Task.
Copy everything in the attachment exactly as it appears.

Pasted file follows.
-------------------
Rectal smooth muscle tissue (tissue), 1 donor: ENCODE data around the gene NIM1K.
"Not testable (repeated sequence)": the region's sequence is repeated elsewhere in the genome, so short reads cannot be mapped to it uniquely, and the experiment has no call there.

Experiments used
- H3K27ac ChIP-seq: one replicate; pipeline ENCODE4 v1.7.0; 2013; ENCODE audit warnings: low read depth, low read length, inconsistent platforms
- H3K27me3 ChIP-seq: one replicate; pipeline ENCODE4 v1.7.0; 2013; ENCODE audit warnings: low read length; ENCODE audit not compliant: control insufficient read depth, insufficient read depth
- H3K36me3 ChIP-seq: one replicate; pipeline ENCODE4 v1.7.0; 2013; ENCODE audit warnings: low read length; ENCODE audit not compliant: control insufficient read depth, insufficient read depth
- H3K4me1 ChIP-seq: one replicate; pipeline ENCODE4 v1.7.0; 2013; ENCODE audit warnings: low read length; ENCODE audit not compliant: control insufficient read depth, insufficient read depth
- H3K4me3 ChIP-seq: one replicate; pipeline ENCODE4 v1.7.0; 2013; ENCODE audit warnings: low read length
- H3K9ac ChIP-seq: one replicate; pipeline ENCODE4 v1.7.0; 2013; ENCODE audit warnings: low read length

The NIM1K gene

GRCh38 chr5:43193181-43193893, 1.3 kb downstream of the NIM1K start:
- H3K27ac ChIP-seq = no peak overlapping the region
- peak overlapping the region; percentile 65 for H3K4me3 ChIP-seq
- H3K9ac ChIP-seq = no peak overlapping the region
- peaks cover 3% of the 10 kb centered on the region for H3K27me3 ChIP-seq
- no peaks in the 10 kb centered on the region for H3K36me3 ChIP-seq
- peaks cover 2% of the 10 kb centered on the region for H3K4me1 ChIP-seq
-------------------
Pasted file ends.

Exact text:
Rectal smooth muscle tissue (tissue), 1 donor: ENCODE data around the gene NIM1K.
"Not testable (repeated sequence)": the region's sequence is repeated elsewhere in the genome, so short reads cannot be mapped to it uniquely, and the experiment has no call there.

Experiments used
- H3K27ac ChIP-seq: one replicate; pipeline ENCODE4 v1.7.0; 2013; ENCODE audit warnings: low read depth, low read length, inconsistent platforms
- H3K27me3 ChIP-seq: one replicate; pipeline ENCODE4 v1.7.0; 2013; ENCODE audit warnings: low read length; ENCODE audit not compliant: control insufficient read depth, insufficient read depth
- H3K36me3 ChIP-seq: one replicate; pipeline ENCODE4 v1.7.0; 2013; ENCODE audit warnings: low read length; ENCODE audit not compliant: control insufficient read depth, insufficient read depth
- H3K4me1 ChIP-seq: one replicate; pipeline ENCODE4 v1.7.0; 2013; ENCODE audit warnings: low read length; ENCODE audit not compliant: control insufficient read depth, insufficient read depth
- H3K4me3 ChIP-seq: one replicate; pipeline ENCODE4 v1.7.0; 2013; ENCODE audit warnings: low read length
- H3K9ac ChIP-seq: one replicate; pipeline ENCODE4 v1.7.0; 2013; ENCODE audit warnings: low read length

The NIM1K gene

GRCh38 chr5:43193181-43193893, 1.3 kb downstream of the NIM1K start:
- H3K27ac ChIP-seq = no peak overlapping the region
- peak overlapping the region; percentile 65 for H3K4me3 ChIP-seq
- H3K9ac ChIP-seq = no peak overlapping the region
- peaks cover 3% of the 10 kb centered on the region for H3K27me3 ChIP-seq
- no peaks in the 10 kb centered on the region for H3K36me3 ChIP-seq
- peaks cover 2% of the 10 kb centered on the region for H3K4me1 ChIP-seq